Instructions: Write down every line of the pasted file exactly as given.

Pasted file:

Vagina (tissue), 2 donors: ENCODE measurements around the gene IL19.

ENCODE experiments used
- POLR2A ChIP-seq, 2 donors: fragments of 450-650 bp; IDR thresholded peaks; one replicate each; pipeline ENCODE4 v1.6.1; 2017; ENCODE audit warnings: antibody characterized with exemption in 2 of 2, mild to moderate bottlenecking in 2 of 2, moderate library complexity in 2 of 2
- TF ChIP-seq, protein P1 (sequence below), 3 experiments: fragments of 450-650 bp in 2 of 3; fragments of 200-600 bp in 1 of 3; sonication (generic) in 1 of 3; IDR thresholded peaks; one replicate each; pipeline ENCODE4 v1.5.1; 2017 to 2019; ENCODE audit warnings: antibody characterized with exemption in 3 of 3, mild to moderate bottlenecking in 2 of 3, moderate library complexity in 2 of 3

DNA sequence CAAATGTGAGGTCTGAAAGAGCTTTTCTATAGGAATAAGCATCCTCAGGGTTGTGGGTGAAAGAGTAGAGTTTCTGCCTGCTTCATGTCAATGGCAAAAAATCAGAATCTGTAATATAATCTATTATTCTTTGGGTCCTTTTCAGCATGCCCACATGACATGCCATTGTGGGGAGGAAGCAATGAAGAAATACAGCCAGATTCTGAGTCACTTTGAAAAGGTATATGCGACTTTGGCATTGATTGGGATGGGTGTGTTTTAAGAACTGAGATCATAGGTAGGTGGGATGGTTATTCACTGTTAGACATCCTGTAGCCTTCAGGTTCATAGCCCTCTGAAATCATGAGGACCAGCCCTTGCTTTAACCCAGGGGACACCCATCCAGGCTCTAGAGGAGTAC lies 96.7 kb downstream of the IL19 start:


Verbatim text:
Vagina (tissue), 2 donors: ENCODE measurements around the gene IL19.

ENCODE experiments used
- POLR2A ChIP-seq, 2 donors: fragments of 450-650 bp; IDR thresholded peaks; one replicate each; pipeline ENCODE4 v1.6.1; 2017; ENCODE audit warnings: antibody characterized with exemption in 2 of 2, mild to moderate bottlenecking in 2 of 2, moderate library complexity in 2 of 2
- TF ChIP-seq, protein P1 (sequence below), 3 experiments: fragments of 450-650 bp in 2 of 3; fragments of 200-600 bp in 1 of 3; sonication (generic) in 1 of 3; IDR thresholded peaks; one replicate each; pipeline ENCODE4 v1.5.1; 2017 to 2019; ENCODE audit warnings: antibody characterized with exemption in 3 of 3, mild to moderate bottlenecking in 2 of 3, moderate library complexity in 2 of 3

DNA sequence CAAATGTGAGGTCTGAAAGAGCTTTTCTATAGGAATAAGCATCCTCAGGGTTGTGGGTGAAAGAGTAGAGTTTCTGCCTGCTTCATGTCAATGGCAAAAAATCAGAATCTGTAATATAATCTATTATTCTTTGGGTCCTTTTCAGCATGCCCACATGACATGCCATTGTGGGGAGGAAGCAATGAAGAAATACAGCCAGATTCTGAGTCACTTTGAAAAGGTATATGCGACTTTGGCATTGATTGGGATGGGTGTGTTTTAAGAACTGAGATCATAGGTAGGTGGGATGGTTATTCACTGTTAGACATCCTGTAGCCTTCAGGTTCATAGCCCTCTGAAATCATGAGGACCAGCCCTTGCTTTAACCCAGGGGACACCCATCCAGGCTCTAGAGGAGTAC lies 96.7 kb downstream of the IL19 start: